A selection of vegan eggs sold in local grocery stores. Photo by Avery Yale Kamila

Price and other concerns about chicken eggs have sent many shoppers scrambling for alternatives in recent months. The good news is that there have never been more plant-based eggs on the market, and these vegan eggs have never looked, tasted or felt so similar to chicken eggs. But that’s not all: More vegan eggs are on the way.

Long ago, vegans invented a laundry list of plant-based hacks to replace eggs in baking recipes (such as a flax egg made by mixing one tablespoon ground flax seed with three tablespoons water) and then there was the more recent aquafaba revolution after vegans discovered chickpea liquid could be whipped into a meringue, but today the commercial options for vegan eggs that stand on their own are nothing short of miraculous.

Some might say wonderful, as in WunderEggs, the newest vegan egg to enter the retail market. WunderEggs, a vegan hardboiled egg from Austin, Texas-based Crafty Counter, hit the national market this year, selling exclusively at Whole Foods in the egg cooler. In 2022, when WunderEggs debuted at the health food trade show Expo West, it won an award for best new vegan product.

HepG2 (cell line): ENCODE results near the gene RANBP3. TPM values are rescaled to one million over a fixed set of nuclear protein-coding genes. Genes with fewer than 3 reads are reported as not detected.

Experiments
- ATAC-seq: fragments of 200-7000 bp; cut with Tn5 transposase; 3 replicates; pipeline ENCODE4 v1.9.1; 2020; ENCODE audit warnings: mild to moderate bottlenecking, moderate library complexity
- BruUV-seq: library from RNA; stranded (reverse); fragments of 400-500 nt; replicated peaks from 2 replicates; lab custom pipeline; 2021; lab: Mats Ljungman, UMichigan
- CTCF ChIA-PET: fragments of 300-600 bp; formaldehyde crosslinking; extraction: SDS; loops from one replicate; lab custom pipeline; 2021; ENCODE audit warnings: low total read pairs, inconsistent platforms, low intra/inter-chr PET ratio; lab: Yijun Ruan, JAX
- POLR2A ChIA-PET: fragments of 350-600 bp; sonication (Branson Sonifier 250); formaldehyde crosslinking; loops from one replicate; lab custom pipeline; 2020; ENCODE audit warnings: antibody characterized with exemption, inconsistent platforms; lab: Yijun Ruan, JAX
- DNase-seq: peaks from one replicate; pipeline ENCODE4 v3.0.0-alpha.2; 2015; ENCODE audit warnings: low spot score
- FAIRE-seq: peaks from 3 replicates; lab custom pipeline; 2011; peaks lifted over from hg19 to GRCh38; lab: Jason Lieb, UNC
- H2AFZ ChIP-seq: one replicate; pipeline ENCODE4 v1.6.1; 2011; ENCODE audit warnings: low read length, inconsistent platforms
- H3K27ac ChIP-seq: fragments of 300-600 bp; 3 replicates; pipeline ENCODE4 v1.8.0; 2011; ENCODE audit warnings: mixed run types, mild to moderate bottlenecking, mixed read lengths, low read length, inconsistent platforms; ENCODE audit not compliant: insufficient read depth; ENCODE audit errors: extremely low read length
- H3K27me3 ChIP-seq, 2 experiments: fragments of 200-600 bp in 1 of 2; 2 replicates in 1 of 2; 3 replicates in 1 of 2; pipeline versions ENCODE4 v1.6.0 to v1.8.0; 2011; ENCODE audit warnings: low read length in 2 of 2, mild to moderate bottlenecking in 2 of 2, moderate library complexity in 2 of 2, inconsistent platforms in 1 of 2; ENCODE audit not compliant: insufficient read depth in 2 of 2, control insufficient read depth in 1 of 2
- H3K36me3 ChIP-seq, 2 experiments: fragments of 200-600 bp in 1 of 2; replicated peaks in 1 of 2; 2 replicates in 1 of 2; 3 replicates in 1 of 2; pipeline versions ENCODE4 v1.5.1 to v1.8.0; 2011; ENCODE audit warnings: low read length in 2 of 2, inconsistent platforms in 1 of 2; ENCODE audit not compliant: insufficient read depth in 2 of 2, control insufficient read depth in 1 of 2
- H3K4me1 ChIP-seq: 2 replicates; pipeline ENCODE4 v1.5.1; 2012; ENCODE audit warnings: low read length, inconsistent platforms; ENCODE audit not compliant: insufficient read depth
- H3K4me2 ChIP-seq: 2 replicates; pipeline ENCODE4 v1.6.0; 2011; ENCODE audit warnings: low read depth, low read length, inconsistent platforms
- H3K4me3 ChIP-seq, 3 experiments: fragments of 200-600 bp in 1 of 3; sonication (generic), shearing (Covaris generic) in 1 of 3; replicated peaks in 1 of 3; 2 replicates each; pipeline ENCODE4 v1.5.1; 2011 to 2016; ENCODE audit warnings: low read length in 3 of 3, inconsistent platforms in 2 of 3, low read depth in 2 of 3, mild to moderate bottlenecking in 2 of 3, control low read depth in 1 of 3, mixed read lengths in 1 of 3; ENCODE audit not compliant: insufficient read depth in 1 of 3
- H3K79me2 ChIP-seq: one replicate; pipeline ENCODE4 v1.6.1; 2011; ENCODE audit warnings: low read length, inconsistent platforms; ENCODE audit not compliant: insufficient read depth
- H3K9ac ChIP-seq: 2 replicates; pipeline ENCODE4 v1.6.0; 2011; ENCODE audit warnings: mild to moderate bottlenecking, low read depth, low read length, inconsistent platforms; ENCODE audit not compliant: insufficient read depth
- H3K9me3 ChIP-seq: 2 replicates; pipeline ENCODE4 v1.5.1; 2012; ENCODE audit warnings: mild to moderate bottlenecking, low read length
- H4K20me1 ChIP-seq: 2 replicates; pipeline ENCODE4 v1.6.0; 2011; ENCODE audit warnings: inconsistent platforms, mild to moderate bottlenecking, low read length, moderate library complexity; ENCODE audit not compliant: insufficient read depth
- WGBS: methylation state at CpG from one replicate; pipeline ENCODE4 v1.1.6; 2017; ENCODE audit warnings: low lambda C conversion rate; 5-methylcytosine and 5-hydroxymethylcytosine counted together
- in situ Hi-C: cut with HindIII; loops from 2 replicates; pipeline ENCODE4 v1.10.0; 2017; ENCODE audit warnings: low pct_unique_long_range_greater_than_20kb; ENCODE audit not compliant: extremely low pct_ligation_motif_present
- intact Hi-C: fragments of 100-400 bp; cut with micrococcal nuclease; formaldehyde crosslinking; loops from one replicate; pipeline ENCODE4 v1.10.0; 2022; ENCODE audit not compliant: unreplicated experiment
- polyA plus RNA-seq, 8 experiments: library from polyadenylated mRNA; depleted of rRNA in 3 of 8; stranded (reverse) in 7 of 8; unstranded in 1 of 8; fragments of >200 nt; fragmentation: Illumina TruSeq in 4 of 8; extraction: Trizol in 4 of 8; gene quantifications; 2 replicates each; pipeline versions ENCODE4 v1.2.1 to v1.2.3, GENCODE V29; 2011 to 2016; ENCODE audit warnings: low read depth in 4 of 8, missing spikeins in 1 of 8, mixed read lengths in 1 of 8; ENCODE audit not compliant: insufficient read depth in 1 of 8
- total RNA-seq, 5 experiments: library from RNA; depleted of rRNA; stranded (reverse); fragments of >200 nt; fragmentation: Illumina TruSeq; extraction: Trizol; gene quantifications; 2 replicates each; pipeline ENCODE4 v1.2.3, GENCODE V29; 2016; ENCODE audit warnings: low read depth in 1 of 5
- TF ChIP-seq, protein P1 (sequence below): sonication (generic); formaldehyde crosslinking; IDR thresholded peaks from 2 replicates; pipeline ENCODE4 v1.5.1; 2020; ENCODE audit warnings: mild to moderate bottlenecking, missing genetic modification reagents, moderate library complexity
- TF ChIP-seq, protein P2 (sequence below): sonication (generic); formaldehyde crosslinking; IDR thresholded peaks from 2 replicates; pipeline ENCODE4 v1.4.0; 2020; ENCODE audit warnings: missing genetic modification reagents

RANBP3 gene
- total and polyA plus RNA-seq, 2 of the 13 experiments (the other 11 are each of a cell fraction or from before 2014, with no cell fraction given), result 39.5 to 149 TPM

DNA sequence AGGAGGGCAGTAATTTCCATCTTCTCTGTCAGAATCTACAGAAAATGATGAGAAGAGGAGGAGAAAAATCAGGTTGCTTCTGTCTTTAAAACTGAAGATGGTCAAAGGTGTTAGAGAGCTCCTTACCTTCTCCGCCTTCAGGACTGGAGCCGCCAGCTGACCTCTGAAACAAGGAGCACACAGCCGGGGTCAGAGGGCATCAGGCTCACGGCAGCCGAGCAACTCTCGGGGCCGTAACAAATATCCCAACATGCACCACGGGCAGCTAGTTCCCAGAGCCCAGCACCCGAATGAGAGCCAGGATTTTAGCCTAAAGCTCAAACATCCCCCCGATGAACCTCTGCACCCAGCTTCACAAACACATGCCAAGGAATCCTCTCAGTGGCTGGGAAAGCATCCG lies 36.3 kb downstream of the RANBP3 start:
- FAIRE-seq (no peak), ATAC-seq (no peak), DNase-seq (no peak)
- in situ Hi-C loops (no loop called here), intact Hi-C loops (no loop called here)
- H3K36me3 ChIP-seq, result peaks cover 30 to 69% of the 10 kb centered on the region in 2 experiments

The hardboiled vegan eggs, which sell in packs of six egg halves (recently priced at $8.29), look and feel so realistic that unsuspecting egg eaters may have a hard time detecting a difference. The relatively short ingredient list includes almonds, cashews, coconut milk, salt, agar, yeast, konjac, rosemary extract, natural flavor and turmeric and annatto for color. A packet of eggy-smelling black salt (also known as kala namak) is included with the eggs to be sprinkled on each before eating.

My non-vegetarian husband is my go-to taste-tester for new vegan foods. While the extreme similarity between WunderEggs and a sliced, hardboiled chicken egg is uncanny and makes people like me who haven’t eaten eggs in decades a little wary, my husband was psyched to see these look-alikes in our home and ate one without hesitation, pronouncing it “exactly the same” as a hardboiled egg.

Another vegan egg company that has been around for much longer is San Francisco-based Eat Just (branded as Just Egg on its labels), which was founded in 2011. Its flagship product is a bottle of vegan scrambled egg mix. The Just Egg liquid is made from mung bean protein, canola oil, seasonings, thickeners and carrot and turmeric extract to give the vegan eggs a yellow color.